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High Cholesterol Treatment Guidelines Based on Heart Attack Risk

Topic Overview

If you have high cholesterol, you need treatment to lower your risk of heart attack and stroke. The two main treatments are lifestyle changes and medicine.

The Canadian Cardiovascular Society (CCS) recommendations for treatment with medicine are based on your cholesterol levels and your risk of having a heart attack.1

Knowing your risk is important to determine whether you should start taking medicine right away or whether you can first try lifestyle changes to lower your cholesterol.2

Your doctor will help you figure out your risk of heart disease and your risk of a heart attack or stroke. But you can check your own risk for a heart attack by using the Interactive Tool: Are You at Risk for a Heart Attack?

Even if you are taking medicines, a healthy lifestyle will help lower your risk of a heart attack. If you need to make healthy changes, a good place to start is the Therapeutic Lifestyle Changes (TLC) program. The program will help you eat better, exercise more, and lose weight if you need to. When you start to make these changes part of your daily life, you will be on the way to reducing your risk of heart disease and stroke.

High risk (a 20% or greater chance of having a heart attack in 10 years)

People who are at high risk have more than a 20% chance of having a heart attack in 10 years. They have coronary artery disease (CAD), have had a heart attack, have stable or unstable angina, or have had angioplasty or bypass surgery. This category also includes people who have diseases or conditions that are considered equally as serious as CAD. These are peripheral arterial disease, abdominal aortic aneurysm, transient ischemic stroke or ischemic stroke, and diabetes.

Treatment guidelines

The goal of the treatment choices for this high-risk category is to bring your LDL cholesterol levels down to less than 2.0 mmol/L (80 mg/dL) and reduce the short-term risk of heart attack.

For this group, the CCS recommends the following:

 If your LDL level is: Recommendation:

Less than 2.0 mmol/L (80 mg/dL)

  • This is the target LDL level for people in the high risk category.
  • Begin or continue making healthy lifestyle choices to help maintain a healthy LDL cholesterol level. The Therapeutic Lifestyle Changes (TLC) program is a good place to start.
  • Medicine may be used, especially if needed to lower triglyceride levels or raise HDL levels.

2.0 mmol/L or above

  • Begin or continue making healthy lifestyle choices. The Therapeutic Lifestyle Changes (TLC) program can help you reach a healthy LDL cholesterol level.
  • Strongly consider using medicine.
  • Medicine is used for people in the high-risk category to try to lower their LDL levels by 50% or more.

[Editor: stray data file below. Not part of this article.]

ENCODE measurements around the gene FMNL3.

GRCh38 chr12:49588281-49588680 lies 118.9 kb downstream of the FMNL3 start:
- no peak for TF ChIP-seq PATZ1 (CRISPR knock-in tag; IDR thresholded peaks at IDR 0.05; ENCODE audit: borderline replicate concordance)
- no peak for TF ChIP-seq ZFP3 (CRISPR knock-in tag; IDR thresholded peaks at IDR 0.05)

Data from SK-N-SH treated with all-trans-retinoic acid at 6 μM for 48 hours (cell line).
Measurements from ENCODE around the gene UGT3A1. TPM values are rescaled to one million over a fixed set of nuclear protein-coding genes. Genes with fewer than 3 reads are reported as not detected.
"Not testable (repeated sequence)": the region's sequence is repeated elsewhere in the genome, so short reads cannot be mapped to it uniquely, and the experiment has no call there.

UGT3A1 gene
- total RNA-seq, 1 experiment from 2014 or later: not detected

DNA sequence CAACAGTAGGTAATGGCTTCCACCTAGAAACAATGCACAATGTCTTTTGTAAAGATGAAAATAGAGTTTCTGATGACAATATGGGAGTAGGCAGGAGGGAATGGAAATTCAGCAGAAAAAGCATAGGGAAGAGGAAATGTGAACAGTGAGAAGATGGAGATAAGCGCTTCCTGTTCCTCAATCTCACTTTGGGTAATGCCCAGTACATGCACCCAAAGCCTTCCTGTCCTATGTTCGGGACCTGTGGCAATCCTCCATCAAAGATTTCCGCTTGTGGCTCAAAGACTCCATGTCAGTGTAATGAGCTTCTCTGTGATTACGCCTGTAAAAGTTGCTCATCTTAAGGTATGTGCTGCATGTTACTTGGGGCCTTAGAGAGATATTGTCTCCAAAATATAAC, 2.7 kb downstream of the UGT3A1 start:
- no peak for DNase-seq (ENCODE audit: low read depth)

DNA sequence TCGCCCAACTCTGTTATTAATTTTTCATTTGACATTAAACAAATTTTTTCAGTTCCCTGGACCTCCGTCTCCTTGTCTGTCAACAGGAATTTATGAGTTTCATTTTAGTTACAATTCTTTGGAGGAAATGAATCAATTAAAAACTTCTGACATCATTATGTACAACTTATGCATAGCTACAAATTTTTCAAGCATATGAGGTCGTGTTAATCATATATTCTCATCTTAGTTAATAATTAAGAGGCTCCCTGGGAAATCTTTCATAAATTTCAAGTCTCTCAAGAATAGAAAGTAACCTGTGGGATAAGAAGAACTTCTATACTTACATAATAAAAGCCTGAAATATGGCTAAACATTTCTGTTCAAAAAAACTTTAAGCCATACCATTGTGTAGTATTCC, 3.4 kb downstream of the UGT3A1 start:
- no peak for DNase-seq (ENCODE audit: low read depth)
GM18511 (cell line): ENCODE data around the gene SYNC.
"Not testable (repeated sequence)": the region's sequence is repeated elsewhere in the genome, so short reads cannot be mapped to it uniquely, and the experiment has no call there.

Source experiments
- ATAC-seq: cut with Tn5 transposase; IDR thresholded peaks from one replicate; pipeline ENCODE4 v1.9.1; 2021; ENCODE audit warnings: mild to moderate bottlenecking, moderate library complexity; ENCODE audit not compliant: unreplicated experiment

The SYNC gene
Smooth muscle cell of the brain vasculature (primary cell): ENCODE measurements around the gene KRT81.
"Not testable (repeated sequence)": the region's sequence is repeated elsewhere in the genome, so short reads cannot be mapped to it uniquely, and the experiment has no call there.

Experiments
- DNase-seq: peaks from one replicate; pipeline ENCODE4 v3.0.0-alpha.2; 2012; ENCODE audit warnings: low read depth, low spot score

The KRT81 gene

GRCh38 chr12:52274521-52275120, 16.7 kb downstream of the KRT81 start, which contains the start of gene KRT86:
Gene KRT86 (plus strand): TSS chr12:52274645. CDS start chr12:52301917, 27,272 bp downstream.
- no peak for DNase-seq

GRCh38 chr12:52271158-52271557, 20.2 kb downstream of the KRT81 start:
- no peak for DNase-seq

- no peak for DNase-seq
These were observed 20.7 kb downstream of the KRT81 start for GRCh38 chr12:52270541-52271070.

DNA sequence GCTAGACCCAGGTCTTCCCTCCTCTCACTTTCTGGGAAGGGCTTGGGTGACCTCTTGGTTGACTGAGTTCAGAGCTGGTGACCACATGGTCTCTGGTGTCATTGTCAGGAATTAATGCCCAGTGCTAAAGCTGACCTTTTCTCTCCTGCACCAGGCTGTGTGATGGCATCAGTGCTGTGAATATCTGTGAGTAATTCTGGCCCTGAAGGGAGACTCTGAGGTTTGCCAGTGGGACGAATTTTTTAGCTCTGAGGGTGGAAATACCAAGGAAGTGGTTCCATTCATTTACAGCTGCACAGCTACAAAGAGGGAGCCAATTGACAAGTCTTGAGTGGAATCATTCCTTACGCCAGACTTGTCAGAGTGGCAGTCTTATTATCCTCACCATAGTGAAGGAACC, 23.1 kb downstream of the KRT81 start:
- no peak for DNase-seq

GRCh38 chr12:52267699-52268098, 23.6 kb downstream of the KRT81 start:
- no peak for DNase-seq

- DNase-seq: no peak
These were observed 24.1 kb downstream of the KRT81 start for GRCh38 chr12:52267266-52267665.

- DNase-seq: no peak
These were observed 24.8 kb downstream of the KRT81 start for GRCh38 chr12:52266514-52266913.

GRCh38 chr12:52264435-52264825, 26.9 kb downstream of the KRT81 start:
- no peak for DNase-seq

Intermediate risk (10% to 19% risk of having a heart attack in 10 years)

People who are at intermediate risk have a 10% to 19% risk of having a heart attack in 10 years.

Treatment guidelines

The goal of the treatment choices in this intermediate-risk category is to bring your LDL cholesterol levels down to less than 2.0 mmol/L (80 mg/dL) and to reduce both the short-term and long-term risk of heart attack.

For this group, the CCS recommends the following:

 If your LDL level is: Recommendation:

Less than 3.5 mmol/L (130 mg/dL)

No treatment is necessary. But experts recommend healthy lifestyle choices to help maintain a healthy LDL cholesterol level. The Therapeutic Lifestyle Changes (TLC) program is a good place to start.

3.5 mmol/L or above

Begin or continue making healthy lifestyle choices. The Therapeutic Lifestyle Changes (TLC) program can help you reach a healthy LDL cholesterol level.

Medicine may be used for people in this risk category to try to lower their LDL levels by 50% or more.

Low risk (less than a 10% risk of having a heart attack in 10 years)

People who are at low risk have less than a 10% risk of having a heart attack in 10 years.

Treatment guidelines

The goal of the treatment choices in this low-risk category is to lower your LDL cholesterol levels by 50% or more and to reduce the long-term risk of heart attack. You are not at high short-term risk.

For this group, the CCS recommends the following:

 If your LDL level is: Recommendation:

Less than 5.0 mmol/L (195 mg/dL)

No treatment is necessary. But experts recommend healthy lifestyle choices to help maintain a healthy LDL cholesterol level. The Therapeutic Lifestyle Changes (TLC) program is a good place to start.

5.0 mmol/L or above

Begin or continue making healthy lifestyle choices. The Therapeutic Lifestyle Changes (TLC) program can help you reach a healthy LDL cholesterol level.

Medicine is sometimes used for people in this risk category to try to lower their LDL levels by 50% or more.

References

Citations

  1. Genest J, et al. (2009). Canadian Cardiovascular Society/Canadian guidelines for the diagnosis and treatment of dyslipidemia and prevention of cardiovascular disease in the adult—2009 recommendations. Canadian Journal of Cardiology, 25(10): 567–579.
  2. Grundy SM, et al. (2001). Executive summary of the third report of the National Cholesterol Education Program (NCEP) Expert Panel on Detection, Evaluation, and Treatment of High Blood Cholesterol in Adults (Adult Treatment Panel III). JAMA, 285(19): 2486–2497.

Credits

By Healthwise Staff
Kathleen Romito, MD - Family Medicine
Donald Sproule, MDCM, CCFP - Family Medicine
Robert A. Kloner, MD, PhD - Cardiology
Rakesh K. Pai, MD, FACC - Cardiology, Electrophysiology
Last Revised September 20, 2012
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